Staying in shape is an excellent way to maintain your health and prevent unwanted weight gain. In the last few years, obesity has become an epidemic in several countries. This has a lot to do with the sedentary lifestyle many people find themselves in and some of the poor dietary choices they are making. If you want to find out what level of physical fitness you are currently at, there are a number of effective tests you can try. These tests will involve various parts of your body so you can determine if you need to work on them and get them into better shape. Before you start any of these tests, visit a doctor or find a trained professional who knows where to measure body composition, to ensure you are healthy enough to undergo physical fitness tests. The following tests can be performed almost anywhere and can be of great use when considering a new fitness regimen.
1. Upper-body strength
If you are looking for a good way to test how strong your upper body is, a good sign is being able to bench press at least half of your bodyweight. You can perform the test by using a standard bench-press machine. While you are lifting, make sure your feet maintain contact with the floor at all times and remain completely flat. In order to calculate your score, you will divide the largest amount you benched a single time by the amount you weigh. If you were able to bench only a small fraction of your weight, consider starting a rigorous upper body strength training regimen.
Running is one of the best cardiovascular exercises out there. People who run for longer periods of time have a better aerobic capacity than those who do not. Aerobic capacity is the ability of your body to provide oxygen to all of your muscles while they are working. Aerobic exercise on a regular basis will help to reduce your cholesterol and body fat. This will limit the chances you will have heart disease. Using a body composition analyzer is an accurate way to determine your body composition. The results it provides are more accurate than those you will receive from a BMI calculator and other tests. A great way to measure your aerobic capacity is by timing yourself as you run 1 1/2 miles. If it takes you more than 12 minutes, this is considered to be slow. Between 10 and 12 minutes is the average length of time. If you can do it under 10 minutes, you are in excellent physical condition.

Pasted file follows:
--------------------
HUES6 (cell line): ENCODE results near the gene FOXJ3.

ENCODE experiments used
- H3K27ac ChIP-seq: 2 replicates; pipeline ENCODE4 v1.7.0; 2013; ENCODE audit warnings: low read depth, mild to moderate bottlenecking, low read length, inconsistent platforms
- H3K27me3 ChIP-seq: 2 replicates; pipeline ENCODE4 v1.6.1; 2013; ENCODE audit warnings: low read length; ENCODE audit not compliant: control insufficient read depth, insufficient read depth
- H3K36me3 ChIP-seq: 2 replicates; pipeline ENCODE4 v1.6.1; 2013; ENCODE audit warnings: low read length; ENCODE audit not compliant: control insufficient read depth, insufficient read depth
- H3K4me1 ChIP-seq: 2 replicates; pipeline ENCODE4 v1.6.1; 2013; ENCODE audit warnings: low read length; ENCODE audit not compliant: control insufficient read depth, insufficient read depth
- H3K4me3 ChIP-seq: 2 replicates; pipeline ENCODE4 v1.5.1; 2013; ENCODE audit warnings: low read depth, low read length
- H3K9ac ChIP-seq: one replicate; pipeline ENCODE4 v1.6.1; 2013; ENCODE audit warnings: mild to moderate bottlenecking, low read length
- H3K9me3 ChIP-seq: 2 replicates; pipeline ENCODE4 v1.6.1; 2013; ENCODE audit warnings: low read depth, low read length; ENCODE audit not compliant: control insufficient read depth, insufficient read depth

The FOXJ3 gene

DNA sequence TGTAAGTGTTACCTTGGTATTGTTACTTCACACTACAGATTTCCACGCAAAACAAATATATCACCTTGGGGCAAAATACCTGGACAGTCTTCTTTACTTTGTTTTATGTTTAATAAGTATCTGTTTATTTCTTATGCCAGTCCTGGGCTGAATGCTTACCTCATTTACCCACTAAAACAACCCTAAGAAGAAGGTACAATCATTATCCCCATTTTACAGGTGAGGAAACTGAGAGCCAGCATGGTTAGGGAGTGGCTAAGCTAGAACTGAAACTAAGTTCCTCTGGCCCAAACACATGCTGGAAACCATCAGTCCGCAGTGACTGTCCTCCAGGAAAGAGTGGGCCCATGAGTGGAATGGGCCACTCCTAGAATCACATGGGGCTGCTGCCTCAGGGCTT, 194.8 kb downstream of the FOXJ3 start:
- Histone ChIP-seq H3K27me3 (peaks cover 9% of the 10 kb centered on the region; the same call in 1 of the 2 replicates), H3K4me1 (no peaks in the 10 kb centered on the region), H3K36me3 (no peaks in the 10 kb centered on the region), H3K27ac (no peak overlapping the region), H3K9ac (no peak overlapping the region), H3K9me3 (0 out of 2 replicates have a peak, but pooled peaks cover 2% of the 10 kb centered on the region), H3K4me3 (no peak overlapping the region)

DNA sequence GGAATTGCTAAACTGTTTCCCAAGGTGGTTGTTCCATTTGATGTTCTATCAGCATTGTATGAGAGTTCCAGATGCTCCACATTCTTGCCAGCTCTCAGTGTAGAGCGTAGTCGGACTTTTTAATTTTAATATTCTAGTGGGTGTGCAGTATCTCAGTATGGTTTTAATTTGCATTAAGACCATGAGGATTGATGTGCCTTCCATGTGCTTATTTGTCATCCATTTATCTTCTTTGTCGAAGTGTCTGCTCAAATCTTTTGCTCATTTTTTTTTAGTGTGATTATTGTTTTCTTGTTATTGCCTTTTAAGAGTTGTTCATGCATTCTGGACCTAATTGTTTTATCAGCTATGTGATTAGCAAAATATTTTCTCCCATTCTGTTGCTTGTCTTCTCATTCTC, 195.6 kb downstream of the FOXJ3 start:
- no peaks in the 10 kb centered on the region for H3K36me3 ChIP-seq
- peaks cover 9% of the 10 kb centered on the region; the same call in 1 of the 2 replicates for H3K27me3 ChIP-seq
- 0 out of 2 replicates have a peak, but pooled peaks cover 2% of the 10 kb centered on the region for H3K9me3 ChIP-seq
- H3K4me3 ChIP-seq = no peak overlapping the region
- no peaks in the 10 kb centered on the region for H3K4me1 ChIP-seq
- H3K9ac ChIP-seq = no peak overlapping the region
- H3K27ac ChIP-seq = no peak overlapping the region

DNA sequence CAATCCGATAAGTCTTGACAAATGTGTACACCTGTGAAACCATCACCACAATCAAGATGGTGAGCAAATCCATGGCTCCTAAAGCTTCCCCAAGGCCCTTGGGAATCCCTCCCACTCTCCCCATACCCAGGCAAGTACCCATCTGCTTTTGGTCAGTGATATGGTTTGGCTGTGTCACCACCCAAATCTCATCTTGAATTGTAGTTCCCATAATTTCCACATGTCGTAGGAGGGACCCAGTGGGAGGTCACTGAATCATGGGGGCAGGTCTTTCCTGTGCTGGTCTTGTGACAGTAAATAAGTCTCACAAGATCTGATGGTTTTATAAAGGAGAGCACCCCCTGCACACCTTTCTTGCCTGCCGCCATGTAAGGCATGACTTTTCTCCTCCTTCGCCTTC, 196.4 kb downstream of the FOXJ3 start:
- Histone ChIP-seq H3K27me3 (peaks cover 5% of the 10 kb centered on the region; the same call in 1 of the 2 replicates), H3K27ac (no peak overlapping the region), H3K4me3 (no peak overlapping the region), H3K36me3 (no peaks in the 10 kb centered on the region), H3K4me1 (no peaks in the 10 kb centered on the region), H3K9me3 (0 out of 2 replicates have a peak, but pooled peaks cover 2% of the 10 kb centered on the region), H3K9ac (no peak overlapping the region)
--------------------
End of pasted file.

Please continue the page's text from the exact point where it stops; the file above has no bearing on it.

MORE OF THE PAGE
The best way to measure a person's strength and fitness when it comes to the lower body is by measuring how high they can jump. Get some chalk and put some on your fingers before you perform the test. Take your position by standing next to a wall with your feet flat on the ground. Bend your knees and jump as high as you can without taking a step first. Touch the wall to leave a chalk mark at your highest point. If you jump under 15 inches, this is poor. Between 12 and 16 inches is considered average. Over 20 inches is a superior vertical leap.
4. Leg strength
In order for you to see how strong your legs are, use a leg-press machine. Make sure your knees are bent at a 90-degree angle and then begin to lift the weight. You can calculate your score by dividing the largest amount of weight you lifted one time by how much you weigh. Anything less than 1.8 is very poor. Between 1.8 and 2.2 is the average amount most people can lift. Anything over 2.2 is terrific.
Swimming requires both good upper-body strength and aerobic capacity. For this test, time yourself for 12 minutes and figure out how far you were able to swim. If your distance was under 500 yards, this is substandard. Between 500 and 700 yards is what average people can swim. Over 700 yards is a distance you can be proud of.
The best way to measure upper-body endurance is by doing pushups. 15 or less means you have insufficient upper-body strength. Between 17 and 33 pushups is average and performing any over 25 is truly outstanding.
All user-generated information on this site is the opinion of its author only and is not a substitute for medical advice or treatment for any medical conditions. Members and guests are responsible for their own posts and the potential consequences of those posts detailed in our Terms of Service.